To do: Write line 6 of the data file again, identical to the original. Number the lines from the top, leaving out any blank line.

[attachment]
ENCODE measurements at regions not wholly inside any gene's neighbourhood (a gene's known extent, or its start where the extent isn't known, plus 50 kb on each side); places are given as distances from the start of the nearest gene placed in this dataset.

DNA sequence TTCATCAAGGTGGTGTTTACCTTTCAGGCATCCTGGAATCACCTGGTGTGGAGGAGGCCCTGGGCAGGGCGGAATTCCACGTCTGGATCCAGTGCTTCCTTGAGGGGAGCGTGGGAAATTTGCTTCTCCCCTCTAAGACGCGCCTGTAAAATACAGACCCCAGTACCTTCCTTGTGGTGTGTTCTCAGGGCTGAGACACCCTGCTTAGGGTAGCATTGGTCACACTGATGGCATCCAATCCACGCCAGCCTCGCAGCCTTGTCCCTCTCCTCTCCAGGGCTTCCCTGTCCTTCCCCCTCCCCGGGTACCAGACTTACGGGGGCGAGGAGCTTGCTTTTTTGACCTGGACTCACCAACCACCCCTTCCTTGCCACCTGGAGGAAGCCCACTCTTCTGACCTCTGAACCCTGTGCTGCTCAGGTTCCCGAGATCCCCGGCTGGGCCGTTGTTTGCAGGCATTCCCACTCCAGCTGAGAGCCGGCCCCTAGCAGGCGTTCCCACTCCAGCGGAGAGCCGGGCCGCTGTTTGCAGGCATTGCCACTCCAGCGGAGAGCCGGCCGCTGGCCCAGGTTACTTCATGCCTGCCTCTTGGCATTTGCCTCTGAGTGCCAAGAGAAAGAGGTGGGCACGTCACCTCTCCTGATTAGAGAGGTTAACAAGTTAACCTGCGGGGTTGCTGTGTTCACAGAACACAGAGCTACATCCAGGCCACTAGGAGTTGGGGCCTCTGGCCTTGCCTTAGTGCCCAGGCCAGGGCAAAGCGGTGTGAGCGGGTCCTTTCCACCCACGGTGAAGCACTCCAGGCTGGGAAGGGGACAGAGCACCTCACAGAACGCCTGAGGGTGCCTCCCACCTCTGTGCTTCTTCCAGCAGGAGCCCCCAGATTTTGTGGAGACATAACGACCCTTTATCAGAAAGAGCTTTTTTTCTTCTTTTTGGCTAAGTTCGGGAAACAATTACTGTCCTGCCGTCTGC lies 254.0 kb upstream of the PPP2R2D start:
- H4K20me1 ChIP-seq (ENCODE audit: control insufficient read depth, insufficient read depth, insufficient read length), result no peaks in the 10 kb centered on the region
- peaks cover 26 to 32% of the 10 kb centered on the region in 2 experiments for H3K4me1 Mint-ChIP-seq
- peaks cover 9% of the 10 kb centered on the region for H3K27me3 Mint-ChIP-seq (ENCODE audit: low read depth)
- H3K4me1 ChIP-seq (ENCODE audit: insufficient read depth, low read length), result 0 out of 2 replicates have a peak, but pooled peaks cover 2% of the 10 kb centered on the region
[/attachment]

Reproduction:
- H3K4me1 ChIP-seq (ENCODE audit: insufficient read depth, low read length), result 0 out of 2 replicates have a peak, but pooled peaks cover 2% of the 10 kb centered on the region